Number of followers: 1.181 billion worldwide and rising.
Notorious for: Pope Benedict XVI claiming that the distribution of condoms is making the AIDs crisis "worse", along with some known cases of child abuse.
Fortune comes from: Mostly priceless works of art, but the Catholic Church were implicated in the disappearance of plundered Nazi gold, discovered in a shrine in Fatima, which the Church admitted to having in 2000. Tourism to the Vatican accounts for some of their income.
Total worth: Hundreds of billions of dollars worldwide.
Spends on: Upkeep of an extensive international network of churches, compensation payouts for abuse victims (totalling over half a billion dollars in the USA). It is also one of the largest provider of humanitarian care and relief aid in the world.
Shrouded in secrecy and an air of mystery, Freemasonry is not a religion in its own right. It requires its members to believe in a *supreme being* of some sort, but is not specific as to which one. In some countries, like Sweden, the members accepted are only Christians. Hundreds of conspiracies exist, accusing Freemasons of being part of a New World Order which strives to dominate the planet through control of finances. A Masonic symbol, the Eye of Providence, can be found on the $1 bill, the Great Seal of the United States, and the logo of DARPA's Information Awareness Office.
Number of followers: Six million worldwide.
Notorious for: Secret handshakes, allegations of corruption and an impenetrable old-boys network.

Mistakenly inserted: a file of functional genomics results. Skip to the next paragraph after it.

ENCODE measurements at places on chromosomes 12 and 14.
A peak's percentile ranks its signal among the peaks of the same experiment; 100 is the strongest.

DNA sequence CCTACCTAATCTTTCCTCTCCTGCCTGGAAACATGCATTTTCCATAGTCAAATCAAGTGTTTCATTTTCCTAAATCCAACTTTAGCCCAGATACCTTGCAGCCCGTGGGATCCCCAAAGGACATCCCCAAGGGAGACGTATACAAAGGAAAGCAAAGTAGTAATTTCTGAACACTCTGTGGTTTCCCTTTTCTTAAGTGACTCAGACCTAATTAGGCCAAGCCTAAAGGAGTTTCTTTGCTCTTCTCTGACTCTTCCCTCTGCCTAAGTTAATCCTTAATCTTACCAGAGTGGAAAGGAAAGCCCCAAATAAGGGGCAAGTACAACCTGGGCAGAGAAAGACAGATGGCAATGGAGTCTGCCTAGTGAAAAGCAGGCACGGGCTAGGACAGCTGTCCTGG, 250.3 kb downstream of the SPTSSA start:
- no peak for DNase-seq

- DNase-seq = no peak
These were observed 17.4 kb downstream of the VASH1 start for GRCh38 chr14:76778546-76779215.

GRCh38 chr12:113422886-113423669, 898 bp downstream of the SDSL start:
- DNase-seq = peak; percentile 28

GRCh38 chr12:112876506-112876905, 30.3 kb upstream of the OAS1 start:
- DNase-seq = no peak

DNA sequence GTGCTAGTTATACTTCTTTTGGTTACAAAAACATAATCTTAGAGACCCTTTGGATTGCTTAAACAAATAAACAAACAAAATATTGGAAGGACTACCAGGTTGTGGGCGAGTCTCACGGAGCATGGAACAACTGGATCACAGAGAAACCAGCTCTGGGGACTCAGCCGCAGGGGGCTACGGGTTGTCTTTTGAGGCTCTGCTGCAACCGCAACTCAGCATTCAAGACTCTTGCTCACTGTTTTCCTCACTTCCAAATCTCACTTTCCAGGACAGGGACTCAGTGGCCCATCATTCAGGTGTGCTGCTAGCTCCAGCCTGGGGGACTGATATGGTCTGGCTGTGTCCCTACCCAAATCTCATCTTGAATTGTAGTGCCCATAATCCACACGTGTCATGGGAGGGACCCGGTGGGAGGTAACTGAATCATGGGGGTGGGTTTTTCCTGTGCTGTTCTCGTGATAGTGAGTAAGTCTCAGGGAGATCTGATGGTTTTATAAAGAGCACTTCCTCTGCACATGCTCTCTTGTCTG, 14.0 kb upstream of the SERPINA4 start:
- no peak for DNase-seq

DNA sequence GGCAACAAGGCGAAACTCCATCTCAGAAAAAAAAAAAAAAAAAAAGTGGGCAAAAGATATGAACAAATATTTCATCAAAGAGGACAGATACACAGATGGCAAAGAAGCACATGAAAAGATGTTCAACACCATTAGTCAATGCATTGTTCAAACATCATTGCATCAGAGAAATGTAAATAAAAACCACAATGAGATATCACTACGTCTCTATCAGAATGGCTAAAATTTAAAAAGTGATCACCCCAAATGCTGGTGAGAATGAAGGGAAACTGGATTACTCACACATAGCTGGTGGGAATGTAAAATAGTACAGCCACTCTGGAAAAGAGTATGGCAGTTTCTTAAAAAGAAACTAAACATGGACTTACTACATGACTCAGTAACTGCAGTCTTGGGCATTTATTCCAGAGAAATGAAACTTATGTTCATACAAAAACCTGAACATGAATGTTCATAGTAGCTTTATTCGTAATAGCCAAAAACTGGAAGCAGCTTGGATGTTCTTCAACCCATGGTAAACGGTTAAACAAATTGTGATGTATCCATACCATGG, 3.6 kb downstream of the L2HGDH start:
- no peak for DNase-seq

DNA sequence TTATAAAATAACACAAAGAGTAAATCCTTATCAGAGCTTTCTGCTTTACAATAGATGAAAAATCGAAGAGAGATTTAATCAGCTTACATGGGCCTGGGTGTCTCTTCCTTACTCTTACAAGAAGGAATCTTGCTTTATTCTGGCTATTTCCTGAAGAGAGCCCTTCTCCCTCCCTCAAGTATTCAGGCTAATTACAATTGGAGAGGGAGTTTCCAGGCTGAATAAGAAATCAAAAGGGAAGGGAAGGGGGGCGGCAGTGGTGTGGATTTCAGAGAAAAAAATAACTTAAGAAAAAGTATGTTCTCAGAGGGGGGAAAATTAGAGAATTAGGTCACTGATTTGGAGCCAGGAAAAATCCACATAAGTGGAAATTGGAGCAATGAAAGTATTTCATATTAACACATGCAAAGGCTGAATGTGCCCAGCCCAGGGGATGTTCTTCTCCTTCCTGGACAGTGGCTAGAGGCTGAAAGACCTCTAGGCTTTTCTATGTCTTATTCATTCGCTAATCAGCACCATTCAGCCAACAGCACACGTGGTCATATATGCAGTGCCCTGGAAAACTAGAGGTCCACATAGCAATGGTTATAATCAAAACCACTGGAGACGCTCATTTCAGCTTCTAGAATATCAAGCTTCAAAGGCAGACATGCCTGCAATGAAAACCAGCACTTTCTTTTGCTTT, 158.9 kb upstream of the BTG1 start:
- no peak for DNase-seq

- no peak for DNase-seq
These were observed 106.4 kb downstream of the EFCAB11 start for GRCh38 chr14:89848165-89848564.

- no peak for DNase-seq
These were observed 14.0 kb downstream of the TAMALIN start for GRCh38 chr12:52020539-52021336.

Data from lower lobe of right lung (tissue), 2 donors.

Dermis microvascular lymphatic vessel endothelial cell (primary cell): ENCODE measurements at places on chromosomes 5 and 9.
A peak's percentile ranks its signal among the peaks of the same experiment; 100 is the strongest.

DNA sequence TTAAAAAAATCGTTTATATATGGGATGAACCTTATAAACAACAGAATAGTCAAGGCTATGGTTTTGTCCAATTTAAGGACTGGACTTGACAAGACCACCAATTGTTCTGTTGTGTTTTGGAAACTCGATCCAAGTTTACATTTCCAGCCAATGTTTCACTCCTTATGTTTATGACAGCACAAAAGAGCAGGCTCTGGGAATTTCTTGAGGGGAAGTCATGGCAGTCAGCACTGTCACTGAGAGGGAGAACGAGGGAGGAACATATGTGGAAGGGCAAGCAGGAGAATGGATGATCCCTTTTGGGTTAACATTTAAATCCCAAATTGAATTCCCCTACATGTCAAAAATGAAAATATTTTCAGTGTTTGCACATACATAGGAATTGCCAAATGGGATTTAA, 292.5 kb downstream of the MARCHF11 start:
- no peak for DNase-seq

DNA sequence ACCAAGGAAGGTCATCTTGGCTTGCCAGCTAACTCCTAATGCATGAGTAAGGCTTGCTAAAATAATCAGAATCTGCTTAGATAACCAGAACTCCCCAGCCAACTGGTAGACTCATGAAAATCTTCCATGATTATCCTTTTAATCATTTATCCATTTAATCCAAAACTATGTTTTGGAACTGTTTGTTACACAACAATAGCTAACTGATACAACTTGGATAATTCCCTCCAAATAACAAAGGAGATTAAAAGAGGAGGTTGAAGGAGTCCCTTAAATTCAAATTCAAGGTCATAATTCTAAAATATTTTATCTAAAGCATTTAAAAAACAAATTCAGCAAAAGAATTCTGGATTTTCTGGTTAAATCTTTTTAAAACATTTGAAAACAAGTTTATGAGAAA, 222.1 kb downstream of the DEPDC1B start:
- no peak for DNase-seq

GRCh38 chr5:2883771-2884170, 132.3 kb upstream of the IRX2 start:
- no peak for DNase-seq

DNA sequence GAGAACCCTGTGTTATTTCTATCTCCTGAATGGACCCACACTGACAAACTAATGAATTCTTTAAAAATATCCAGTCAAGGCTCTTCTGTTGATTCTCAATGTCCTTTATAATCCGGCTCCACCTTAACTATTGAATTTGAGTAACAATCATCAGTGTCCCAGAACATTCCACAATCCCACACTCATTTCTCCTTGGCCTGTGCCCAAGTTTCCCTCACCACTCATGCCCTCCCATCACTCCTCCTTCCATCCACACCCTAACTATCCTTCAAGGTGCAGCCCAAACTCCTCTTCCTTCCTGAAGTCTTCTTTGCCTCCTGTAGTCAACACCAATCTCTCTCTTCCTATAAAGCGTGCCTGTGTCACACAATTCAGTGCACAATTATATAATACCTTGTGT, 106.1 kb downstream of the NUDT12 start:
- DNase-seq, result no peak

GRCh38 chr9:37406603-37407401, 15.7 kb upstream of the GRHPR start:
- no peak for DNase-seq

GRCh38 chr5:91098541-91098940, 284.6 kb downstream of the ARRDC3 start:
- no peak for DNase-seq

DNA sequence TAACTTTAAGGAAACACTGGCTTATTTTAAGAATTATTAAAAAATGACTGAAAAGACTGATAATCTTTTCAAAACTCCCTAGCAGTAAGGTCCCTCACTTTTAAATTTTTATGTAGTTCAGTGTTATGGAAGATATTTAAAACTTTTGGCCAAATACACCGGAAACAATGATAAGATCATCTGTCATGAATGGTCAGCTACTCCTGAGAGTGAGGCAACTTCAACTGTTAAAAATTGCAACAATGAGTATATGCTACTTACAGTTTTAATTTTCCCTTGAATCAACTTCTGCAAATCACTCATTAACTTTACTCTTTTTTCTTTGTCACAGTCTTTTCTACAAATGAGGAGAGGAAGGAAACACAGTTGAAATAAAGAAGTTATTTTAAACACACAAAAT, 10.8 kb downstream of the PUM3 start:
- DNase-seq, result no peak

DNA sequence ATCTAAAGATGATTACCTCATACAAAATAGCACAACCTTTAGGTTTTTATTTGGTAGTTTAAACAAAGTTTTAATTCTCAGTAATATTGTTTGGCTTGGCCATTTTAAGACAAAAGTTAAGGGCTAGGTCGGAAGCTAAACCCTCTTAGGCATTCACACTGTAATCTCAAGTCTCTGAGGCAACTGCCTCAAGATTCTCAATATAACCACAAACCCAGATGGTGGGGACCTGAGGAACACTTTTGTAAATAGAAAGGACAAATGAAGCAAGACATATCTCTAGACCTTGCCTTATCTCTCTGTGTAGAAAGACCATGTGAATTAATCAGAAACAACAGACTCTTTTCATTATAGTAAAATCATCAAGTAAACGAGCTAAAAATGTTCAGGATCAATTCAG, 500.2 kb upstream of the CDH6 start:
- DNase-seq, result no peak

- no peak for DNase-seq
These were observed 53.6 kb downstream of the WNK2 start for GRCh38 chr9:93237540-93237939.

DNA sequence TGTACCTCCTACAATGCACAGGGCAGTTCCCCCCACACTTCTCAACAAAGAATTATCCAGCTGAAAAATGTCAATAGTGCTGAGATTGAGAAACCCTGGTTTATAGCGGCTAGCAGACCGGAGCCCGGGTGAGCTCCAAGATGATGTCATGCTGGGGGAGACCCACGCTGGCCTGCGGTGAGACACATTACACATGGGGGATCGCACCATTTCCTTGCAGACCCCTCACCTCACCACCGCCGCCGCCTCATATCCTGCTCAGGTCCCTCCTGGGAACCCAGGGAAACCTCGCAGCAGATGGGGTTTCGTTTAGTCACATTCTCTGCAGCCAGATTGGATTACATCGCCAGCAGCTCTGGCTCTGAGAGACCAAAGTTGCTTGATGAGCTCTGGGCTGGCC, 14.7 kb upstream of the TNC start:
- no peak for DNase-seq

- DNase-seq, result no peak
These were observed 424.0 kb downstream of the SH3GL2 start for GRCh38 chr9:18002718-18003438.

Fortune comes from: Wealthy individuals form the bulk of the Masonic ranks.
Total worth: Depends who you believe - if the Freemasons control as much money as conspiracy theorists believe, the Freemasons are the richest organisation in the world.
Spends on: Charity. Masonic lodges all have philanthropic tendencies, and most run health or education projects.
This particular element of Christianity is a largely American phenomenon, whereby huge numbers of people can be addressed by one minister via television broadcasts. Ostensibly it's the same Christianity as everywhere else, but in reality it shares more with the personal morality preachers of Texan megachurches. The beauty of televangelism lies with something called the prosperity gospel, defined by the belief that *Jesus blesses believers with riches*. This assurance that *God will provide you with material wealth if you watch my television programmes and also the adverts in between* clearly works.